Generally speaking, FIR filters 100 can provide accurate and stable response characteristics, but these filters are known for relatively slow response times. As shown in plot 125, for example, an input pulse 102 of magnitude “1” applied at time zero (t0) does not result in an equivalent output “1” until some time after the input signal is applied. This time is shown in plot 125 as time “t1”. In practice, this delay can have adverse effects in certain applications. In a video display, for example, the delay in transition between low and high states can affect the contrast of the image presented on the display. In the representation 150 shown in
With reference now to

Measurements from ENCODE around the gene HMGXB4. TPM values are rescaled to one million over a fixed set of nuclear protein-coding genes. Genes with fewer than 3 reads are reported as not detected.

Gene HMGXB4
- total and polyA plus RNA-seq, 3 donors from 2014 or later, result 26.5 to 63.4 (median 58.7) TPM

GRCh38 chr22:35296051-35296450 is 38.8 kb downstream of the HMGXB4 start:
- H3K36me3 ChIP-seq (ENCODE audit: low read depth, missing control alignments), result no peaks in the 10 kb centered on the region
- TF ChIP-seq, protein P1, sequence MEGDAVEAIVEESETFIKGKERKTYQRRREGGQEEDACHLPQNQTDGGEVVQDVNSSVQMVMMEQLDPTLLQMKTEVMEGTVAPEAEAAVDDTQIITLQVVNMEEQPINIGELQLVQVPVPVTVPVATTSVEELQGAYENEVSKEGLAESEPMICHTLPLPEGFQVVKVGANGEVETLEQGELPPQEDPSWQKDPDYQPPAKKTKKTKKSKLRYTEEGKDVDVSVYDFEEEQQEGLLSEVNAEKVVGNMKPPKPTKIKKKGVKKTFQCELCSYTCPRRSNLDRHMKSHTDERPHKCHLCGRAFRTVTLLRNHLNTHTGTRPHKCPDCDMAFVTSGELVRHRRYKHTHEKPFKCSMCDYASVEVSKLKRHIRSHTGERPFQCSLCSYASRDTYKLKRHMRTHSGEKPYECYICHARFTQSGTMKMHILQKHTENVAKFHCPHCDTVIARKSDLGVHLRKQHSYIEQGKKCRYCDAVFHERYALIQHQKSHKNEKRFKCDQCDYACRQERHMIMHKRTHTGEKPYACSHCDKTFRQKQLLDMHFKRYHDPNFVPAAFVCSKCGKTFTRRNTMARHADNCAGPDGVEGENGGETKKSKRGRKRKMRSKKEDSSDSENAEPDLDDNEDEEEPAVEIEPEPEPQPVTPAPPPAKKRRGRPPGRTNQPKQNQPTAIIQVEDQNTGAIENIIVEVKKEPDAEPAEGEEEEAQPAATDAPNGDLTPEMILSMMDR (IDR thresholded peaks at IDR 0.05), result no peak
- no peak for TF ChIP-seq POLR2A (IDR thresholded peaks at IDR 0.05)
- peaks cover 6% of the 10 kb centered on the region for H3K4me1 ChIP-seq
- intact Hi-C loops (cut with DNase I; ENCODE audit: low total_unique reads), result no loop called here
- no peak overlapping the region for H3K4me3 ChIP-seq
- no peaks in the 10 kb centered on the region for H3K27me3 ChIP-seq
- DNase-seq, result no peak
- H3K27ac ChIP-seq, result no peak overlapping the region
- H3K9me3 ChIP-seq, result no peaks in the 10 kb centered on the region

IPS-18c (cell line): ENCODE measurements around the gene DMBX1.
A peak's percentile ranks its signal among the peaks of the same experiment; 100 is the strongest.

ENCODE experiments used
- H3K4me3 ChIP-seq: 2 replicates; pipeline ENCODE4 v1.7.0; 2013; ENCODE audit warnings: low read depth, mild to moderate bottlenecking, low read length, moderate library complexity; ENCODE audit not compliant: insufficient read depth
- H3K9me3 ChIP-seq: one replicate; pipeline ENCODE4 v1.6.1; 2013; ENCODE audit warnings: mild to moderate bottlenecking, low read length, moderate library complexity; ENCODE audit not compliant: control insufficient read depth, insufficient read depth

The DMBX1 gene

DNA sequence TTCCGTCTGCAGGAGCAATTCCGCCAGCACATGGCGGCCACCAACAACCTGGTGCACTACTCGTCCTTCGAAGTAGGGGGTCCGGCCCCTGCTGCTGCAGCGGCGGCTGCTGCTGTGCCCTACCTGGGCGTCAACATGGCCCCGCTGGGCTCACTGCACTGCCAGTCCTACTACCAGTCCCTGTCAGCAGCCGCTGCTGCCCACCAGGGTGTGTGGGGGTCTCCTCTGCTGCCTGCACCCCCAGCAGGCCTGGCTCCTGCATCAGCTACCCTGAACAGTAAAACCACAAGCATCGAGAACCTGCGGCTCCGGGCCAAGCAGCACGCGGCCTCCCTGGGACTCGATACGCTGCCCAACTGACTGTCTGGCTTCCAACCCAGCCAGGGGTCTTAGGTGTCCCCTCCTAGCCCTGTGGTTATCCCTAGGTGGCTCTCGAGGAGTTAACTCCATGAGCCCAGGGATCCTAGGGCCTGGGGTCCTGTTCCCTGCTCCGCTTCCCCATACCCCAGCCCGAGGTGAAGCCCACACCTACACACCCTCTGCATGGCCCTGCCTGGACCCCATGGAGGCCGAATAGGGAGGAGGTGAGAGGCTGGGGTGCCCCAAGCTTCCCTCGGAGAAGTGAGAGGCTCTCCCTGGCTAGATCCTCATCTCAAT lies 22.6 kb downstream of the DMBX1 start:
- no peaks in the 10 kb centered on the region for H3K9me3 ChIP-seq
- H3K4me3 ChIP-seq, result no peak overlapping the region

wherein “n” refers to the sequence number, and “α” and “β” refer to any coefficient multipliers, and “p” and “q” refer to the number of input and output values (respectively) that are available. The particular coefficients selected will determine the particular features and parameters of the digital filter, and these coefficients can be designed using any number of well-known or subsequently developed techniques such as impulse invariance or bilinear transformation of a given analog filter transfer function. As with Equation (1) above, certain coefficient multipliers in Equation (2) may be zero or very slight in many embodiments, and many embodiments may ignore certain terms of the summation (e.g. terms older than some number of samples). Also, Equation (2) is intended as one exemplary illustration; other IIR filter techniques or models could be used in any equivalent embodiment.